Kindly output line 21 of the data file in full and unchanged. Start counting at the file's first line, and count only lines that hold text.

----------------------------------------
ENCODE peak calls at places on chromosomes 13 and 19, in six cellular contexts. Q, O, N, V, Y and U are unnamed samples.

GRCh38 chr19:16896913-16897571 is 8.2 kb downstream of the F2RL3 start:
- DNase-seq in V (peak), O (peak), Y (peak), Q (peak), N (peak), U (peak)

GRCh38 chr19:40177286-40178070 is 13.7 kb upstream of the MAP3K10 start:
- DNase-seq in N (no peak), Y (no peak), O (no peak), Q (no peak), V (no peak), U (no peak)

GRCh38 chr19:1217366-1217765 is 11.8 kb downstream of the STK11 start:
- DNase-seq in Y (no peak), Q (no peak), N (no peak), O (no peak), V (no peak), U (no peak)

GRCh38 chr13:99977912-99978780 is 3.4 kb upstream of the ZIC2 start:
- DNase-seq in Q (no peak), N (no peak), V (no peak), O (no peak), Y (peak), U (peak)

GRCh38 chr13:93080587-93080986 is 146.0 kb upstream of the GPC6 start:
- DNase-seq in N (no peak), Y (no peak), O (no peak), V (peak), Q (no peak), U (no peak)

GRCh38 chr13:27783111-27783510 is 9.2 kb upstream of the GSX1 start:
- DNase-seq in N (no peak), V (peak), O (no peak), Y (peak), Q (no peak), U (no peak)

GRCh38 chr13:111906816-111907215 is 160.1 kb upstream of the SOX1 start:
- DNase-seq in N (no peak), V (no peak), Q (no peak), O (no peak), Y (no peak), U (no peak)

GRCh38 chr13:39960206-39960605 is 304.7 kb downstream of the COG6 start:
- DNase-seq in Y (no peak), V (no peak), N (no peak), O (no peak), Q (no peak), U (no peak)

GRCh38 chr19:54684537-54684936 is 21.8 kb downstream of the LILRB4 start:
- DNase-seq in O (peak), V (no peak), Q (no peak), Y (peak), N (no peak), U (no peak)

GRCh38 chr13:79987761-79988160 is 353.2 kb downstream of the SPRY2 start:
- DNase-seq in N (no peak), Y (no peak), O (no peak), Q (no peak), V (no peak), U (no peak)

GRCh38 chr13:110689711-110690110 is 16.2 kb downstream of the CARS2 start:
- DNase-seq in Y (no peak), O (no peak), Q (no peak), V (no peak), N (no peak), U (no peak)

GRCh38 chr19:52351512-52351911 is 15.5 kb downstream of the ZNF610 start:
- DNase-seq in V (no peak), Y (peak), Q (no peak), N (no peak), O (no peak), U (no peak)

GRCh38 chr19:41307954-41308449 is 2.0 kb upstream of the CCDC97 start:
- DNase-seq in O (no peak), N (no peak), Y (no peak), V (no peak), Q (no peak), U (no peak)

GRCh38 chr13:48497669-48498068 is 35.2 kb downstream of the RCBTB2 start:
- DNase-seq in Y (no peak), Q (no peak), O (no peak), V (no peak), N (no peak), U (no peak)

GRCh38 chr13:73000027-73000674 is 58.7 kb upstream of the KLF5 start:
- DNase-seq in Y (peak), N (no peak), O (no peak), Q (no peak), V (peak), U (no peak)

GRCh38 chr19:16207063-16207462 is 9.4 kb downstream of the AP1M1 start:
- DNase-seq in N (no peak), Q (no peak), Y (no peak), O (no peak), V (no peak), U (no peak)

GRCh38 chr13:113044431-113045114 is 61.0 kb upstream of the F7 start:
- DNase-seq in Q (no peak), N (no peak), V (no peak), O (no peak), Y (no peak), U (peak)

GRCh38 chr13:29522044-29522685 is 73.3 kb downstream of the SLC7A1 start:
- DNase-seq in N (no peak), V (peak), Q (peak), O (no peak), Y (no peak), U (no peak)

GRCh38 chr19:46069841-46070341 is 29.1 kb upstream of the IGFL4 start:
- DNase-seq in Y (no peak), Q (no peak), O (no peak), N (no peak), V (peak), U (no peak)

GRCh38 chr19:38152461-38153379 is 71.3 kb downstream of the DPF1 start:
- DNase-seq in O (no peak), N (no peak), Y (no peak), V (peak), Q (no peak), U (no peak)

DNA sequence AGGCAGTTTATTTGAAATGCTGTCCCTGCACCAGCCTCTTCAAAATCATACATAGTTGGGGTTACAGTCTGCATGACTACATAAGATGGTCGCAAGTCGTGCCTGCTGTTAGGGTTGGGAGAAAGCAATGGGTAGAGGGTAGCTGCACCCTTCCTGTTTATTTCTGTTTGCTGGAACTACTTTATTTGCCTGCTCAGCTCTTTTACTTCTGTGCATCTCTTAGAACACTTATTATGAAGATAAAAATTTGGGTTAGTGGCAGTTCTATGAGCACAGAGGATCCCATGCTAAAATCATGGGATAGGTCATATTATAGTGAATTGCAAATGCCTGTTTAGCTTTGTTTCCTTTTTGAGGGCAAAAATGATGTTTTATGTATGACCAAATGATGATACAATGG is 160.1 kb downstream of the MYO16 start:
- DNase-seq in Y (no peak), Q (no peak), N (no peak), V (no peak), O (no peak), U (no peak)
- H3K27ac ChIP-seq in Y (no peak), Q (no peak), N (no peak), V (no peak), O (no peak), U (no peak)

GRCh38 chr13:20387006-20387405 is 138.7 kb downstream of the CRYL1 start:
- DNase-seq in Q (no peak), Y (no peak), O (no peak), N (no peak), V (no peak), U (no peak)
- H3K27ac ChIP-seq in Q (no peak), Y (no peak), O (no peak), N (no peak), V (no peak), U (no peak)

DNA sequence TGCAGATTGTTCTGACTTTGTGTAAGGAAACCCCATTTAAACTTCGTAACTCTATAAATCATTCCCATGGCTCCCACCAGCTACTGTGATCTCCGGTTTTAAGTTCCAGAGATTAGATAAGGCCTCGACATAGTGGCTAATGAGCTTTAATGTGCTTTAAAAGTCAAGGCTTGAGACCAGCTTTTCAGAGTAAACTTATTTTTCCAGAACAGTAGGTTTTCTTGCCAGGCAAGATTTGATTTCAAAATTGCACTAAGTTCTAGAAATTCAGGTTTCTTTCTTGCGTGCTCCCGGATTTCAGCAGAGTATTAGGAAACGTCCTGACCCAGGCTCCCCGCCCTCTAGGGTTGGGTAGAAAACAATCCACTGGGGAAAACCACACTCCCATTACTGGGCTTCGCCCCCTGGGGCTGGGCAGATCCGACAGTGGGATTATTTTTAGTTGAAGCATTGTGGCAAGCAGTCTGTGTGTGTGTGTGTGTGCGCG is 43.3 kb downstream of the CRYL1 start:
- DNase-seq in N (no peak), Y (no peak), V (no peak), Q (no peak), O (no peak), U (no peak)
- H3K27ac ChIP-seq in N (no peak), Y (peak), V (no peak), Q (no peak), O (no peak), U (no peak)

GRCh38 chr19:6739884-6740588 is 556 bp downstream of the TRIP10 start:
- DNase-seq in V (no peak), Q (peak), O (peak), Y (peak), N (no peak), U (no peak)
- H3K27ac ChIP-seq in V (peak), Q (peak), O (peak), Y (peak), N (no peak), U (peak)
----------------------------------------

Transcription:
- DNase-seq in N (no peak), Y (no peak), O (no peak), Q (no peak), V (no peak), U (no peak)